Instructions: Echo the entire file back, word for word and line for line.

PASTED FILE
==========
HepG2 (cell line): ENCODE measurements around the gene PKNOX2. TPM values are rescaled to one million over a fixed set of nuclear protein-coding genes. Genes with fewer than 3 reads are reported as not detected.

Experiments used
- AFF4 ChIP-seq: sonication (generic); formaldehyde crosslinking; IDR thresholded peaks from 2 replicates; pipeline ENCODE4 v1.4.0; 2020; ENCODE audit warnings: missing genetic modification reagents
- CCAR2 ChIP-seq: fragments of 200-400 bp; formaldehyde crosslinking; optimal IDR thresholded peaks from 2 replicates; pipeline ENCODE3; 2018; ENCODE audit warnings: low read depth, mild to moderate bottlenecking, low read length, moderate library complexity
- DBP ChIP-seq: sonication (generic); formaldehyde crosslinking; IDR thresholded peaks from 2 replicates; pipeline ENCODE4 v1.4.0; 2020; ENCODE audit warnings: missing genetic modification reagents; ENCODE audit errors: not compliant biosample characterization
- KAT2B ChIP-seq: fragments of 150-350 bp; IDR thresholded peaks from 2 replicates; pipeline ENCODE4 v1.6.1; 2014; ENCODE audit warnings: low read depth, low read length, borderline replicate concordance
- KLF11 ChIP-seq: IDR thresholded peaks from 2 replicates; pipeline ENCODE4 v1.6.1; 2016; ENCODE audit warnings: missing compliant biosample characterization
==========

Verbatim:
HepG2 (cell line): ENCODE measurements around the gene PKNOX2. TPM values are rescaled to one million over a fixed set of nuclear protein-coding genes. Genes with fewer than 3 reads are reported as not detected.

Experiments used
- AFF4 ChIP-seq: sonication (generic); formaldehyde crosslinking; IDR thresholded peaks from 2 replicates; pipeline ENCODE4 v1.4.0; 2020; ENCODE audit warnings: missing genetic modification reagents
- CCAR2 ChIP-seq: fragments of 200-400 bp; formaldehyde crosslinking; optimal IDR thresholded peaks from 2 replicates; pipeline ENCODE3; 2018; ENCODE audit warnings: low read depth, mild to moderate bottlenecking, low read length, moderate library complexity
- DBP ChIP-seq: sonication (generic); formaldehyde crosslinking; IDR thresholded peaks from 2 replicates; pipeline ENCODE4 v1.4.0; 2020; ENCODE audit warnings: missing genetic modification reagents; ENCODE audit errors: not compliant biosample characterization
- KAT2B ChIP-seq: fragments of 150-350 bp; IDR thresholded peaks from 2 replicates; pipeline ENCODE4 v1.6.1; 2014; ENCODE audit warnings: low read depth, low read length, borderline replicate concordance
- KLF11 ChIP-seq: IDR thresholded peaks from 2 replicates; pipeline ENCODE4 v1.6.1; 2016; ENCODE audit warnings: missing compliant biosample characterization